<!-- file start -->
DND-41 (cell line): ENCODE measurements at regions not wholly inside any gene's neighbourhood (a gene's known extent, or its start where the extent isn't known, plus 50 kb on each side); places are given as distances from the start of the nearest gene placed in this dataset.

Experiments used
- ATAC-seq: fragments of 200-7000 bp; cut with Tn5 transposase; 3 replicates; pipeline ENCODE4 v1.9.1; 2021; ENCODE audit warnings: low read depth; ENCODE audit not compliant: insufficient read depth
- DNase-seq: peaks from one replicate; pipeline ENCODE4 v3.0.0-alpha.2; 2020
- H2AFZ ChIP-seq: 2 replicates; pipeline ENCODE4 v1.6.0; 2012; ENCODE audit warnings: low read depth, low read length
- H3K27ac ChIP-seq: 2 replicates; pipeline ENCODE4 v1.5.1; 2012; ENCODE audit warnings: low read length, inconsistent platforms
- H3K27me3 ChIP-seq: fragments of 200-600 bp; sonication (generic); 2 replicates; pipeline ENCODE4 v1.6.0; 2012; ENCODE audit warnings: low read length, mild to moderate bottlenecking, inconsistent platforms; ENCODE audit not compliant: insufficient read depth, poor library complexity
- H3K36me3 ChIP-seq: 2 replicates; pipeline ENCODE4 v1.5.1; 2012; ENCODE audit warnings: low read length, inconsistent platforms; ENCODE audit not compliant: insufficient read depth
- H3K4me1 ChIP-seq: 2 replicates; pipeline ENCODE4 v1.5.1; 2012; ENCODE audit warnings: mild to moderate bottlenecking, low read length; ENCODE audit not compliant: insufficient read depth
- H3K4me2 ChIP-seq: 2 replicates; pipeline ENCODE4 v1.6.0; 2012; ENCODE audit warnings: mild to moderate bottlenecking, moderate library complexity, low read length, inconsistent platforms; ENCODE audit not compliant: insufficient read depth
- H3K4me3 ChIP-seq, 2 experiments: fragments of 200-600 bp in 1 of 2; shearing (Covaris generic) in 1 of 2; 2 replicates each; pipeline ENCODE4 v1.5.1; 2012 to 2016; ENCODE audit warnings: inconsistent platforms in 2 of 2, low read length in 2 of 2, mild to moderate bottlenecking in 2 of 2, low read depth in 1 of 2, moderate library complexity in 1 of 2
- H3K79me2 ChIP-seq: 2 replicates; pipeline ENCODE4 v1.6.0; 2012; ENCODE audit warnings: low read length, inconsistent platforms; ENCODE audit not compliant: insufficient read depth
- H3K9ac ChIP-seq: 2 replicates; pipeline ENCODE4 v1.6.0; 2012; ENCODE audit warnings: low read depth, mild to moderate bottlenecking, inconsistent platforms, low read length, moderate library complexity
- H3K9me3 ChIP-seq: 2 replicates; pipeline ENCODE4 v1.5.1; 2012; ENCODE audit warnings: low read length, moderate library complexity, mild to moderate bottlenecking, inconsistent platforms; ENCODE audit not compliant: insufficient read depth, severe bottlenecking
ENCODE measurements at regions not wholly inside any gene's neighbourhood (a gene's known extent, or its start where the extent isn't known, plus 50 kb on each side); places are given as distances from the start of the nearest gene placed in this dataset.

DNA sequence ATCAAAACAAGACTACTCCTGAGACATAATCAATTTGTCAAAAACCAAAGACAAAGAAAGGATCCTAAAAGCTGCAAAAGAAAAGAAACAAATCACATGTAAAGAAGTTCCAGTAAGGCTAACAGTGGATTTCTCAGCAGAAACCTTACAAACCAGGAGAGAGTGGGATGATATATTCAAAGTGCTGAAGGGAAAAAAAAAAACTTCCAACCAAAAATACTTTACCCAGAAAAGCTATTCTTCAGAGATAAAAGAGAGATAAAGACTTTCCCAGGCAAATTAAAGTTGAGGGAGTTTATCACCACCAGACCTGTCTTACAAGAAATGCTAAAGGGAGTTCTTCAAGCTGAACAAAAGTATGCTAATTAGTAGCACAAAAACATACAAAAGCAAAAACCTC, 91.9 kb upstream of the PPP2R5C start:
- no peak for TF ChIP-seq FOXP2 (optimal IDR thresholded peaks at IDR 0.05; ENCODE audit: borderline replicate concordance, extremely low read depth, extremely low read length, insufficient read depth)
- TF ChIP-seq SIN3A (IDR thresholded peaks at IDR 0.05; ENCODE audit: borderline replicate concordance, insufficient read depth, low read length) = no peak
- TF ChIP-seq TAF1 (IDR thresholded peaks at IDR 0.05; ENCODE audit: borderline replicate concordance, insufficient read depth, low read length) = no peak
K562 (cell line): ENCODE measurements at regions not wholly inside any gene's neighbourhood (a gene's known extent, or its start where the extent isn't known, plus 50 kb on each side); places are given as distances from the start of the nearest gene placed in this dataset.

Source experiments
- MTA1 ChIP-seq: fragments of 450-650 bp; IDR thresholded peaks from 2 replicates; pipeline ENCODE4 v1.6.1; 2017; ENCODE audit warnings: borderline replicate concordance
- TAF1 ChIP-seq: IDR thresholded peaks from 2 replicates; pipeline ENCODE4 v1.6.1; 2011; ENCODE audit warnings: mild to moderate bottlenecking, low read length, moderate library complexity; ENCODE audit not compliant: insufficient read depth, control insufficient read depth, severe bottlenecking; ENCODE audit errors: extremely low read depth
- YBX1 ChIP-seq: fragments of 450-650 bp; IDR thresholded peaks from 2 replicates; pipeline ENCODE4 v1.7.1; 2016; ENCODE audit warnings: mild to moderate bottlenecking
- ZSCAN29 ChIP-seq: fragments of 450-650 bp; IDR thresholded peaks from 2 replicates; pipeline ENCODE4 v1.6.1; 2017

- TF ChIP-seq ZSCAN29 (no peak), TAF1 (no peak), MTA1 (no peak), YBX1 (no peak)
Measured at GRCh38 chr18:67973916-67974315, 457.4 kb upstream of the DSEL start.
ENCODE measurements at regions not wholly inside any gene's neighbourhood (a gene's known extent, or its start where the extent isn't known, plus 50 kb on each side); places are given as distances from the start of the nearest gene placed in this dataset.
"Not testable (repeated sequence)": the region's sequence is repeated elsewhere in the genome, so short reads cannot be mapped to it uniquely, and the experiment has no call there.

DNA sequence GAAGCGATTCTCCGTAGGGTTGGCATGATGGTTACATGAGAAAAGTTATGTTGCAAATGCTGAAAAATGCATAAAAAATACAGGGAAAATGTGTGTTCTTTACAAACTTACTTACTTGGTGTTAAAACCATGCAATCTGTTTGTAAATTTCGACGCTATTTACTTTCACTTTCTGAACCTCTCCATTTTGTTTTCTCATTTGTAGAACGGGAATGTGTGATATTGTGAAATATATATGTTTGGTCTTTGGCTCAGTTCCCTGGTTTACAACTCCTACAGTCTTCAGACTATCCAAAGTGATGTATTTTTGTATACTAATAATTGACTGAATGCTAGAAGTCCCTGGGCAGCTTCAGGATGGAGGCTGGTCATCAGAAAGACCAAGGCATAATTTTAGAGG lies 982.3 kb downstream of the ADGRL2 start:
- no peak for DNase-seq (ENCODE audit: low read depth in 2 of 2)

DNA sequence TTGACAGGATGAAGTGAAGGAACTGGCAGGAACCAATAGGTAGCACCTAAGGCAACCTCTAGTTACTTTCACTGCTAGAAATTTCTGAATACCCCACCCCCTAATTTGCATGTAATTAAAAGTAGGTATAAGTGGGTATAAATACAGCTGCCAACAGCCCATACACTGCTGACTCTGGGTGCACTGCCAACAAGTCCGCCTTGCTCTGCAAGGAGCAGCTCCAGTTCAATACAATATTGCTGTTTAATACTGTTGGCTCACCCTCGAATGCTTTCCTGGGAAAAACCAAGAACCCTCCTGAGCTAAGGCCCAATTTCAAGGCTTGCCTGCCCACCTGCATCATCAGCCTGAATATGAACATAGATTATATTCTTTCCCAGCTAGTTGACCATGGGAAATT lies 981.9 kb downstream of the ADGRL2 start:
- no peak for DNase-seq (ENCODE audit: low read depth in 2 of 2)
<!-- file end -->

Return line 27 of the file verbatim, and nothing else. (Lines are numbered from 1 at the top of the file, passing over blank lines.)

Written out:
Measured at GRCh38 chr18:67973916-67974315, 457.4 kb upstream of the DSEL start.